MIAMI – Qantas Airways (QF) is returning to the skies in full force after shutting down nearly all of its worldwide network for more than a year.
On the strength of the success of Australia’s COVID-19 vaccination program, the carrier is adding Delhi to its itinerary, speeding up the return of its Airbus A380s, and resuming flights to seven long-haul destinations weeks and months sooner than scheduled.
“Australia is en route to be one of the most vaccinated countries in the world, and that means planes [can] get back in the sky,” said Australian Prime Minister Scott Morrison on Friday during a joint press conference with the airline to announce the flight schedule expansion.
Qantas Schedule Expansion
From December 6 through March, the oneworld alliance carrier will fly three times weekly with an Airbus A330 from Sydney to Delhi, its first scheduled Indian route since terminating Mumbai flights in 2012. Bangkok, Fiji, Johannesburg, Phuket, and Singapore flights will all resume weeks ahead of schedule.
In detail, QF will resume service to Singapore on November 23, Fiji on December 7, Johannesburg on January 5, Phuket on January 12, and Bangkok on January 14, following the resumption of London and Los Angeles flights. The restoration of flights to Bali, one of Australia’s most popular international destinations, is currently being discussed with Indonesian officials.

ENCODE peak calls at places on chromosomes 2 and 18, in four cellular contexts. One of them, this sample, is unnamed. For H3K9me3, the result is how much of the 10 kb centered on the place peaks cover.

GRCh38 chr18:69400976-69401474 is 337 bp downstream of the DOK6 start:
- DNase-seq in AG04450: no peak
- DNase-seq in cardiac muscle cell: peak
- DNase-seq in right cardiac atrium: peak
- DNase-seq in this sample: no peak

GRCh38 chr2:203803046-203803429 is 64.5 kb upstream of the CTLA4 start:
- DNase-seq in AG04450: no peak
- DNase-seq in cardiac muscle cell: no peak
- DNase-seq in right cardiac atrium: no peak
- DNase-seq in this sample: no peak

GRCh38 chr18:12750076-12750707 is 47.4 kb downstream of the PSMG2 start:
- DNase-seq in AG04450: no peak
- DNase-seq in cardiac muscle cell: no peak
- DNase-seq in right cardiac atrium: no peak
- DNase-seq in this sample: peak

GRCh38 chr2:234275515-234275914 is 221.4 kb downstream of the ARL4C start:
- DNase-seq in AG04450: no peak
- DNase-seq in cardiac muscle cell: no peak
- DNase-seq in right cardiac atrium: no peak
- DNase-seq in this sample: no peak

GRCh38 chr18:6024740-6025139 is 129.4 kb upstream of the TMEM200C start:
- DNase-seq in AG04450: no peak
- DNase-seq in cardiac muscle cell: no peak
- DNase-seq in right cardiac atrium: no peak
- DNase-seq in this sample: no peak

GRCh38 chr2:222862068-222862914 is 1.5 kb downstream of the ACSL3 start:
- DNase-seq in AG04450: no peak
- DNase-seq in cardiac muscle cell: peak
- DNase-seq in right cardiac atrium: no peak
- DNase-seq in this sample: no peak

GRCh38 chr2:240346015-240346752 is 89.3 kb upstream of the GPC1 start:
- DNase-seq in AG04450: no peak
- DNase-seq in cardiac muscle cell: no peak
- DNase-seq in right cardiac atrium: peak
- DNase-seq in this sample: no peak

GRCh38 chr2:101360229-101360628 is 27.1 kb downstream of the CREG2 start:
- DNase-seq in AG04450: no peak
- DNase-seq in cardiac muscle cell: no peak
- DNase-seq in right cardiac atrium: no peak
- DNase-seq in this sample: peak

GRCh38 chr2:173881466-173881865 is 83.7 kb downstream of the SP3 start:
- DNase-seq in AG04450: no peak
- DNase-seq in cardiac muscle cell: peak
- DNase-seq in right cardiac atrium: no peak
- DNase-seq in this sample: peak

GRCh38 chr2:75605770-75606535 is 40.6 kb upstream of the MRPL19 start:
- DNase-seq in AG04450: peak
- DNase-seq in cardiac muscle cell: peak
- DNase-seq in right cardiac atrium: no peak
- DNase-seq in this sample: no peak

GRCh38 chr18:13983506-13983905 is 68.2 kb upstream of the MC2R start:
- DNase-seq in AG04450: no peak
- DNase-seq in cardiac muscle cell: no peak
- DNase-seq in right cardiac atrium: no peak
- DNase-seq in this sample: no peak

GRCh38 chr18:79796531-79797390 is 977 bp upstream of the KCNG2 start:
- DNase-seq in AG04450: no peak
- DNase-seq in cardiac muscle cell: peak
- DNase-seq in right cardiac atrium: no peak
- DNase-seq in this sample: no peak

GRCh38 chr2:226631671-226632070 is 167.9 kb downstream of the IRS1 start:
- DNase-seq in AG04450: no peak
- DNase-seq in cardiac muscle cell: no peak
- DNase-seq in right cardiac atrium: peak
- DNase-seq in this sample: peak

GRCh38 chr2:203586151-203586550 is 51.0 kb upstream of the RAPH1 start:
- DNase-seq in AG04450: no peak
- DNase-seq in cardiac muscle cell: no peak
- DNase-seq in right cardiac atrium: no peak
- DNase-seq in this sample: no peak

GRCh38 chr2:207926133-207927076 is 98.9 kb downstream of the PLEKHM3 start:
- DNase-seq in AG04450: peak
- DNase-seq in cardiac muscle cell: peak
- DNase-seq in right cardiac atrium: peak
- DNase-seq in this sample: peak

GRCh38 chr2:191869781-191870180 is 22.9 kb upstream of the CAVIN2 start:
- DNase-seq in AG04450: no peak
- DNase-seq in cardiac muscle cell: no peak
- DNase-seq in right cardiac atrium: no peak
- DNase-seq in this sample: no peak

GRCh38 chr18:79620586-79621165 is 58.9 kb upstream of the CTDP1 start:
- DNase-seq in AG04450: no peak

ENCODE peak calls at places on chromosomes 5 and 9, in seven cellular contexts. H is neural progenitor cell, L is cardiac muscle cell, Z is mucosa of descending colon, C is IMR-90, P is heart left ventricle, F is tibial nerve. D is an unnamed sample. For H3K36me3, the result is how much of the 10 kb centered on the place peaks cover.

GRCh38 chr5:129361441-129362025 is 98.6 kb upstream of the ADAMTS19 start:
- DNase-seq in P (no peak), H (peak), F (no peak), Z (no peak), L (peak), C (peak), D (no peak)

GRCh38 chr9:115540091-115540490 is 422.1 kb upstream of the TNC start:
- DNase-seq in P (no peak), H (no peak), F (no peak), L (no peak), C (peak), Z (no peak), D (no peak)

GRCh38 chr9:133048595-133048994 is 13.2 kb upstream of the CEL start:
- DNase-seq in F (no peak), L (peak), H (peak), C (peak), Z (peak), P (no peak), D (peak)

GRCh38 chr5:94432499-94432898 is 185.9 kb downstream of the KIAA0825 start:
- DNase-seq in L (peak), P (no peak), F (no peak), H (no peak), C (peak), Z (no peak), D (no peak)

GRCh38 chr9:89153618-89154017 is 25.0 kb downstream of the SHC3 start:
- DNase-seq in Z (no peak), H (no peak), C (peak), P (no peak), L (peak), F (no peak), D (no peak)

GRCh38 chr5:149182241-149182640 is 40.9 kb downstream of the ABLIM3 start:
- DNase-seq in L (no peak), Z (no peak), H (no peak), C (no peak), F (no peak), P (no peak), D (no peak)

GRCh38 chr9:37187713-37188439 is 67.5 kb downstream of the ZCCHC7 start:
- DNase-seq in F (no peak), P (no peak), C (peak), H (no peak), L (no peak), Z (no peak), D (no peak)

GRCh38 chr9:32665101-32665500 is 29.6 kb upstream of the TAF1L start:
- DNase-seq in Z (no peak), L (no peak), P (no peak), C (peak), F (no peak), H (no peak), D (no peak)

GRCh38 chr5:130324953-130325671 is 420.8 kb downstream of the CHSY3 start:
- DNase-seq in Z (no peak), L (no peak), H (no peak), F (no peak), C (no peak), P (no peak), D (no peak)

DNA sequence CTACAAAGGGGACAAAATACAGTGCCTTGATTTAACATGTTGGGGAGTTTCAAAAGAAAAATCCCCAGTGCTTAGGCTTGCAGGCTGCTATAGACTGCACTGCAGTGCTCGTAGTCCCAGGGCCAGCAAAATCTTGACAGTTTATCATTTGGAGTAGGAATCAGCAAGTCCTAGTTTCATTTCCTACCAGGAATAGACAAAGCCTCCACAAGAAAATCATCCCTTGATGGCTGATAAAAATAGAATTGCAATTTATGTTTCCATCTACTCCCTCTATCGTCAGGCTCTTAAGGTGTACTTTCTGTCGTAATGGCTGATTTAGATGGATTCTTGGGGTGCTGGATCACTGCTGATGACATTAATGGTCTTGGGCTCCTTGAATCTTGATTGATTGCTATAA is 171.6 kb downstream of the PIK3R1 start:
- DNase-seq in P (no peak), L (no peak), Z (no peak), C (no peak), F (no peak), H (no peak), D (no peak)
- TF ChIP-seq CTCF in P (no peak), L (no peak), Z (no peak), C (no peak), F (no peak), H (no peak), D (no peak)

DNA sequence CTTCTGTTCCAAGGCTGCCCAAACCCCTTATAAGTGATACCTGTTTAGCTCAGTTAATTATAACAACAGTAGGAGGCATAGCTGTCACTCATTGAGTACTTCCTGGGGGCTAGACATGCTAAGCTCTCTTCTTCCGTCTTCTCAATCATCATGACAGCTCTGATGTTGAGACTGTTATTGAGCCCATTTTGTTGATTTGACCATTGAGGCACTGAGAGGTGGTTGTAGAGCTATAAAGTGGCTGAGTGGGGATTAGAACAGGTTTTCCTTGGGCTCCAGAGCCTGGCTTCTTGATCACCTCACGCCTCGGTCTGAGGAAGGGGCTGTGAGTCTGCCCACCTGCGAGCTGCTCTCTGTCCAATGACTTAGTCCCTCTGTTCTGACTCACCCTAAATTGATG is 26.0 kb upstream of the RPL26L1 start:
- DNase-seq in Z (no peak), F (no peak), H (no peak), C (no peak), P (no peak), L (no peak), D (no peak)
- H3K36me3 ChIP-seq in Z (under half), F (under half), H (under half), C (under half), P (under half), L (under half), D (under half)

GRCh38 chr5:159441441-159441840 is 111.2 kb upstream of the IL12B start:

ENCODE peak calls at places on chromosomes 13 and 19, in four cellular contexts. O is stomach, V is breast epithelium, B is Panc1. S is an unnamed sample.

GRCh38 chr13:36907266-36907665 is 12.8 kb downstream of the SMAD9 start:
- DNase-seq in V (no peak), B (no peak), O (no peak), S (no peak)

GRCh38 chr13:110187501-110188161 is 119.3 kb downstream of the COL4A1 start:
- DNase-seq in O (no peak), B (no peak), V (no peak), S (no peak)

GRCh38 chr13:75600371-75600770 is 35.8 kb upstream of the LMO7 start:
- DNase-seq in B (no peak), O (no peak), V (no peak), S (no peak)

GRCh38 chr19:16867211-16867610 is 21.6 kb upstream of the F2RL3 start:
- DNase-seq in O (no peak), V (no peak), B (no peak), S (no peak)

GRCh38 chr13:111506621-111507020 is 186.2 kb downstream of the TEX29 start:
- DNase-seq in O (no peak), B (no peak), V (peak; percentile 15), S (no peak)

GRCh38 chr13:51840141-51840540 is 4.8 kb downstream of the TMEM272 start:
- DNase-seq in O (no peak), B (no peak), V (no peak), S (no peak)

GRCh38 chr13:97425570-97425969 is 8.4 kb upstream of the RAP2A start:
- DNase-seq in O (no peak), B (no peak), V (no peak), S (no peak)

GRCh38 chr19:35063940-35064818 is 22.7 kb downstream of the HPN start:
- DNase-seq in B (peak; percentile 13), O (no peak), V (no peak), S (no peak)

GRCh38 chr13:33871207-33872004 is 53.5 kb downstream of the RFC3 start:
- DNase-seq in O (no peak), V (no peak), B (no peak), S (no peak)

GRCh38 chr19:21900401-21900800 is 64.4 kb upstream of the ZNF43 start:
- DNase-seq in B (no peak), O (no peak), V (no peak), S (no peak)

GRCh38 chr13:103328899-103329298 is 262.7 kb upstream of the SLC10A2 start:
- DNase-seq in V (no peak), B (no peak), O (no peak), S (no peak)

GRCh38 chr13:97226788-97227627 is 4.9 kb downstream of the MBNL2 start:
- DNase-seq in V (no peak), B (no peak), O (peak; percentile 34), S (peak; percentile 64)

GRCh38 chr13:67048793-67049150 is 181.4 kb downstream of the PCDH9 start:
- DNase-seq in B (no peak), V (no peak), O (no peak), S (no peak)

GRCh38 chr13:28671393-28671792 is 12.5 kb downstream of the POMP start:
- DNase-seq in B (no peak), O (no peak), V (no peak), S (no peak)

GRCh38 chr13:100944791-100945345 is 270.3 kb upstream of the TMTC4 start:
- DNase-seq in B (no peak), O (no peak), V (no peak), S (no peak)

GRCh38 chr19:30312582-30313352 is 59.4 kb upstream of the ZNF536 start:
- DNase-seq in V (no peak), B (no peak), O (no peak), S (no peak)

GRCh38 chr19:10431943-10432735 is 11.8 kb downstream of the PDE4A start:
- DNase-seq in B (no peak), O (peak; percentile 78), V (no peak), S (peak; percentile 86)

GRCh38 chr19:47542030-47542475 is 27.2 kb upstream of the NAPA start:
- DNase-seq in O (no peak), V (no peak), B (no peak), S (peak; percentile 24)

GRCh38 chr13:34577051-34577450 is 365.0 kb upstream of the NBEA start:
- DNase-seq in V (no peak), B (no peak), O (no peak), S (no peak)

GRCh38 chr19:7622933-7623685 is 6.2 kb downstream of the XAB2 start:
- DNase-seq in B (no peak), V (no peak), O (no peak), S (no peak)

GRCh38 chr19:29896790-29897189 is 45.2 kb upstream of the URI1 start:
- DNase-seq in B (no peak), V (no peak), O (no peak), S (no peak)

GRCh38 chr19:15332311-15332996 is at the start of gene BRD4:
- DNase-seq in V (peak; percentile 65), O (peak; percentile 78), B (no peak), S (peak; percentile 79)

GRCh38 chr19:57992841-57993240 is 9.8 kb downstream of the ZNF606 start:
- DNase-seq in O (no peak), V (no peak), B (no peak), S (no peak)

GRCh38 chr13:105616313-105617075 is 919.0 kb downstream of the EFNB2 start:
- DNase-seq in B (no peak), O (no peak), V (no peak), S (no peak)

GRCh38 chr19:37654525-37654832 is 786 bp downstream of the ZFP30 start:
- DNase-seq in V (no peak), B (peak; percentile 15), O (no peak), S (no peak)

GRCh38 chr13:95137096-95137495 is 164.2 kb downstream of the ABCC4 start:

Flights to Honolulu, New Zealand, Tokyo, and Vancouver were set to resume in mid-December, according to prior announcements.
In addition, due to high demand for its Sydney-Los Angeles flights, which will resume on November 1, Qantas will return its A380s to the route in April, three months ahead of schedule.
Qantas Airbus A380, Boeing 787 Dreamliners
On December 25, Qantas expects its first A380 to return to Australia from storage. Two aircraft will re-enter service in April, with five more scheduled to fly by November 2022. By early 2024, the airline hopes to have all ten of its A380s back in operation.
The 787s that Qantas is hoping to get early were initially planned to arrive during the airline’s fiscal year 2023, which runs from July 2022 to June 2023. The planes are part of the airline’s full backlog of 787s.
According to airlineweekly.com, the airline is in talks with Boeing about taking delivery of three stored 787-9s from April as well.
Further Comments from Qantas CEO
“Demand has been massive,” said Qantas CEO Alan Joyce, who spoke at the event with Morrison, of the airline’s London and Los Angeles flights that both resume at the beginning of November. “In a few hours, a large number of those flights sold out.”
Joyce added that QF has seen a “phenomenal reaction” from travelers to the federal and state border reopenings in Australia.
Featured image: Qantas VH-EBM Airbus A330-200. Photo: Noah Pitkin/Airways